Natural Resource Conservation and Management

Learn to work in a multifaceted management environment that integrates the ecological, social, cultural, political and economic dimensions of natural resources management.

Graduates of the program will be able to:

  • Provide leadership to communities as they adapt to changing economic conditions while maintaining ecological integrity
  • Implement best practices in strategic planning, development of organizational missions and design and implementation of evaluation/monitoring programs
  • Apply principles of sustainability to solve problems across political boundaries
  • Identify opportunities for collaboration and public participation around resource-based issues
  • Create and maintain effective working partnerships under a range of socio-economic conditions
Key Facts

As a freshman you will have a variety of courses directly related to your major. In your first semester you’ll learn about the management of the Adirondack Park (the largest park in the continental U.S.); meet with natural resource professionals from forest rangers to climate change specialists; become acquainted with the ecology of the region; learn to identify plants and animals; navigate in the forest and understand the complex and unique ecosystems that make up the Adirondacks. In short, you’ll learn by getting your boots muddy and your paddle wet!

As a senior you will complete a Capstone Course. Some Capstone Research Projects students have presented:

Career Options
  • Conservation Officer
  • Environmental Technician
  • Naturalist
  • Environmental Law
  • Community Planning
  • Resource Policy Analyst
  • Natural Resource Manager
Courses & Objectives

At the end of the program students will be able to:

  • Explain the historical role and value of science in policy formation designed to protect, maintain, and restore natural and human altered environments.
  • Articulate the differences between inductive and deductive methods of scientific inquiry as each pertain to gaining reliable knowledge.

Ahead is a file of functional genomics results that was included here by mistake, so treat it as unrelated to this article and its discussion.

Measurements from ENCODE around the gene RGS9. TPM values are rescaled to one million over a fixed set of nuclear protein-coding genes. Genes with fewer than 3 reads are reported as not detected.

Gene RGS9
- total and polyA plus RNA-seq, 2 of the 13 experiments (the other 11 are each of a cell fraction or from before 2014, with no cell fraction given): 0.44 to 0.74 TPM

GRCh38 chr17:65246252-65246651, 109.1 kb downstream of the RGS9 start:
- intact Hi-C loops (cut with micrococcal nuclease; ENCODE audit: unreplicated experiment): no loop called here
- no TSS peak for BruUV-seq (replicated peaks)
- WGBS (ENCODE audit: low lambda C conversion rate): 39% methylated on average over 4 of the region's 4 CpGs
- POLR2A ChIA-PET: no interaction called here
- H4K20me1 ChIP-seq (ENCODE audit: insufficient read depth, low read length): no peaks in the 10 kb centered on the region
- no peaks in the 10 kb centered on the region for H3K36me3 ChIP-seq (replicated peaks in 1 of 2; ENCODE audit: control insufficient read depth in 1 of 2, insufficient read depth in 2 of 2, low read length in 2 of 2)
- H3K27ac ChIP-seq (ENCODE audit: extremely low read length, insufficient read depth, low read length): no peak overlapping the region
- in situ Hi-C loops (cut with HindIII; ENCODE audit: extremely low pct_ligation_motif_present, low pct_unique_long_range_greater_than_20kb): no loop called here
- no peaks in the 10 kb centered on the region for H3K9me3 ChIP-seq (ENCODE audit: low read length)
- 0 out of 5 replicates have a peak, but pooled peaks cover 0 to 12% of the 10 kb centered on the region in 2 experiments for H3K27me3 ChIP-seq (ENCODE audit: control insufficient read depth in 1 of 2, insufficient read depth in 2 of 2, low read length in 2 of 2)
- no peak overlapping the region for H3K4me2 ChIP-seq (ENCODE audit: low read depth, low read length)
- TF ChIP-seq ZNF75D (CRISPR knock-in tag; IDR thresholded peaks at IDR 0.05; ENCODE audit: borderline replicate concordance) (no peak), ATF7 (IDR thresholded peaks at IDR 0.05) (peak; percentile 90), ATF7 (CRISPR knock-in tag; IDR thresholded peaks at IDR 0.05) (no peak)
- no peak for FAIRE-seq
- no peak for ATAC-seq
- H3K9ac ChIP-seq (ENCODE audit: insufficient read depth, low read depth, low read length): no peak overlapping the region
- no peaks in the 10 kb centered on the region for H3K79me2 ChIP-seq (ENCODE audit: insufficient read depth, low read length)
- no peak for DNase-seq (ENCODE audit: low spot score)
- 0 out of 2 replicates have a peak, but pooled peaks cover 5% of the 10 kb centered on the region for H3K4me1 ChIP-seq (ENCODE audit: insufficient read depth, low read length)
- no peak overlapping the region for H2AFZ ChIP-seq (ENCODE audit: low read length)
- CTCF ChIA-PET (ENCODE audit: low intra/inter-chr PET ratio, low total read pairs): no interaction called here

• Teach students to articulate complex scientific and social issues into a language which is useful and meaningful to the general public.
  • Explain the implications of the relationship of cumulative environmental impacts on the resilience of ecosystems, biomes and the biosphere.
  • Apply basic principles of sustainability to problem solving across political boundaries.
  • Delineate the management environment in ecological, economic, political, and socio-cultural terms.
  • Define the cyclic management process as related to an organization’s mission statement, strategic planning, assessment, implementation, and evaluation/monitoring program.
  • Articulate the appropriateness of sustainable management models or approaches used to address resource management issues.
  • Demonstrate basic knowledge of management and communication needed to work effectively with stakeholders in integrated natural resource management teams.
  • Articulate the role of the political process in affecting change in policy and regulations at local, state, national and international scales.
  • Develop evaluation and monitoring techniques which facilitate social and economic tenets in the management process.
  • Identify opportunities for collaboration and public participation around resource-based issues and define steps to create and maintain effective collaborations under a range of social-economic conditions.
  • Apply adaptive management approaches to increase the capacity of human communities to change with economic conditions while maintaining ecological integrity.

Sample courses:

  • Intro to Environment and Society
  • Conservation Law Enforcement
  • Dendrology
  • Conservation Biology
  • Natural Resources Economics
  • Sustainable Development
  • Environmental Impact
  • Ecology
  • Watershed Management

More program information and a full course list can be found in the College Catalog. For program planning sheets, click here.

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“Environmental Conservation Officer (ECO) Nate Favreau knows Paul Smith’s College. From 2005 – 2006, he worked in the forestry tool room on campus and at the sugar bush…” »